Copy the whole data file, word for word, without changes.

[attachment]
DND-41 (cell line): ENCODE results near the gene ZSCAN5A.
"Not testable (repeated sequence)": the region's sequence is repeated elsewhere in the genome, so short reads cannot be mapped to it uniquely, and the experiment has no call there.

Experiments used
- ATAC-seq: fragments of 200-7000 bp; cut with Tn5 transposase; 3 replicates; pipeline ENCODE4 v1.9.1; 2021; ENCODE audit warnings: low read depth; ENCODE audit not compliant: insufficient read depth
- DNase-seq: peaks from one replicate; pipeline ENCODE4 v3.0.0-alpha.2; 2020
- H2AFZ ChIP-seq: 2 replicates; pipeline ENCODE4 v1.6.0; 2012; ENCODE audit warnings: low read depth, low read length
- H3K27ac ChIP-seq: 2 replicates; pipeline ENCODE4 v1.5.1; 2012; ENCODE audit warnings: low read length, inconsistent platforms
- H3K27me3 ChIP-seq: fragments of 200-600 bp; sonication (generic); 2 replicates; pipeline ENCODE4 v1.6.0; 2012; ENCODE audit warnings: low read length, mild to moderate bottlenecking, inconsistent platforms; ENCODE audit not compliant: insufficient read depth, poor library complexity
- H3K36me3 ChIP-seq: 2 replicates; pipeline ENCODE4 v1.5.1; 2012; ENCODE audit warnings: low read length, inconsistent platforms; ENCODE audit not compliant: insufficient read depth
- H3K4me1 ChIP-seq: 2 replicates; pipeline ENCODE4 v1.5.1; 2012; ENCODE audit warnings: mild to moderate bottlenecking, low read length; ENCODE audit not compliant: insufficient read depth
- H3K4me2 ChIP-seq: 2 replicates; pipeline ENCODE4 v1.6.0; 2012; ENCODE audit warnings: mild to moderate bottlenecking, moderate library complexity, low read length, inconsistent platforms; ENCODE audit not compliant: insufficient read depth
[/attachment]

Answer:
DND-41 (cell line): ENCODE results near the gene ZSCAN5A.
"Not testable (repeated sequence)": the region's sequence is repeated elsewhere in the genome, so short reads cannot be mapped to it uniquely, and the experiment has no call there.

Experiments used
- ATAC-seq: fragments of 200-7000 bp; cut with Tn5 transposase; 3 replicates; pipeline ENCODE4 v1.9.1; 2021; ENCODE audit warnings: low read depth; ENCODE audit not compliant: insufficient read depth
- DNase-seq: peaks from one replicate; pipeline ENCODE4 v3.0.0-alpha.2; 2020
- H2AFZ ChIP-seq: 2 replicates; pipeline ENCODE4 v1.6.0; 2012; ENCODE audit warnings: low read depth, low read length
- H3K27ac ChIP-seq: 2 replicates; pipeline ENCODE4 v1.5.1; 2012; ENCODE audit warnings: low read length, inconsistent platforms
- H3K27me3 ChIP-seq: fragments of 200-600 bp; sonication (generic); 2 replicates; pipeline ENCODE4 v1.6.0; 2012; ENCODE audit warnings: low read length, mild to moderate bottlenecking, inconsistent platforms; ENCODE audit not compliant: insufficient read depth, poor library complexity
- H3K36me3 ChIP-seq: 2 replicates; pipeline ENCODE4 v1.5.1; 2012; ENCODE audit warnings: low read length, inconsistent platforms; ENCODE audit not compliant: insufficient read depth
- H3K4me1 ChIP-seq: 2 replicates; pipeline ENCODE4 v1.5.1; 2012; ENCODE audit warnings: mild to moderate bottlenecking, low read length; ENCODE audit not compliant: insufficient read depth
- H3K4me2 ChIP-seq: 2 replicates; pipeline ENCODE4 v1.6.0; 2012; ENCODE audit warnings: mild to moderate bottlenecking, moderate library complexity, low read length, inconsistent platforms; ENCODE audit not compliant: insufficient read depth